This morning I brought Smallest to the swimming pool for her weekly swimming lesson. It runs alongside a women’s only swimming session, populated mainly by women of a certain age. This leads to an interesting mix in the changing room, and this morning we just couldn’t seem to get out of the way of an older woman who came repeatedly in and out of her cubicle to fetch each item of her clothing one by one, walking through the space where we were trying to get Smallest changed, and round the carseat with Tigerboy on the floor. Not once did she catch my eye though I tried to smile and apologise, but there you go.
Another of the children coming to the lesson was not in the best of moods. In fact, by the decibel level issuing from him, you’d have thought he was being flayed in front of us. His mother was being calm and unflustered and continuing to encourage independence as she got him changed, and I admired her self restraint as she dealt with her tantrumming offspring.
Once the children had been delivered to the teachers, I retired to the cafe, with Big was rocking Tigerboy in his carseat. The older ladies arrived to sit at the next table, and ignoring us sitting next to them, proceeded to loudly criticise my friend’s parenting skills.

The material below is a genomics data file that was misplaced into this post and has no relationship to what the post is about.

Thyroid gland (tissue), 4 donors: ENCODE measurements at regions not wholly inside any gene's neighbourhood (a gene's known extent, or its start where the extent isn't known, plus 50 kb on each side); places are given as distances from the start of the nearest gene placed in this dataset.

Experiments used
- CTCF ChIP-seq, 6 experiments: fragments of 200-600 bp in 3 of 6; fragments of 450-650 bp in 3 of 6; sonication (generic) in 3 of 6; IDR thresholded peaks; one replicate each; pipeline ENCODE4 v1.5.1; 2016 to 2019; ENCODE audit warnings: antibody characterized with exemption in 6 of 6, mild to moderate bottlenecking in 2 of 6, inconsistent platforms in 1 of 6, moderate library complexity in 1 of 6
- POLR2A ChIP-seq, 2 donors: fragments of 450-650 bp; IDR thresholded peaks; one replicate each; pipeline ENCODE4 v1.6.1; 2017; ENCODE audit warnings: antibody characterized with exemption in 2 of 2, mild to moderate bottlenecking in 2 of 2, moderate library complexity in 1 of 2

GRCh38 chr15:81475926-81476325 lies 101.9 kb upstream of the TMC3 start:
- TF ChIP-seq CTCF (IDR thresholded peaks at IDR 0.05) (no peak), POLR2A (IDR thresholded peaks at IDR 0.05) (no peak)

“What’s wrong with a little tap on the leg?” one of them asked the other.
“Yes, when they’re making that noise, say do you want something to cry about, and then a little tap on the leg.”
Or words to that effect. They went on for a while, before moving on to another topic.
I wish I’d had the courage to interrupt them and ask if, when they are upset, they prefer to be listened to, or told that if they keep it up, they’ll be given something to cry about. Because there’s pretty much always someone whose had worse than what you’re going through, so surely there’s no reason for you to get so worked up. But you’re an adult, a person, and you don’t think anyone would ever be as disrespectful as to do that to you, and certainly no one would hit you for crying.
So why on earth would you think it’s right to do it to a child? A young child at that, struggling to make sense of a world that they have little power or control over. A child that trusts you to make it right, to look after them, to soothe hurts and take away pain. Why would you add to it?
Oh, I daresay if you kept it up as a parenting method it would work. Your child would learn that crying to you is pointless, that you don’t help, you increase pain. They’d learn that expressing your emotions is an empty strategy, and they’d shut down, withholding communication from the ppl they should open up to most. Life would probably be a lot quieter, and a lot colder too, without the trust that should exist between a parent and child.
I really do wish I’d had the gumption to challenge them and their sad, small minded, aggressive attitudes. But instead I contented myself with whipping out a breast and defiantly breastfeeding on demand in public. Because somehow I doubt they’d have approved of that either. Perhaps I should have let my 7 week old baby cry. Or given him something to cry about instead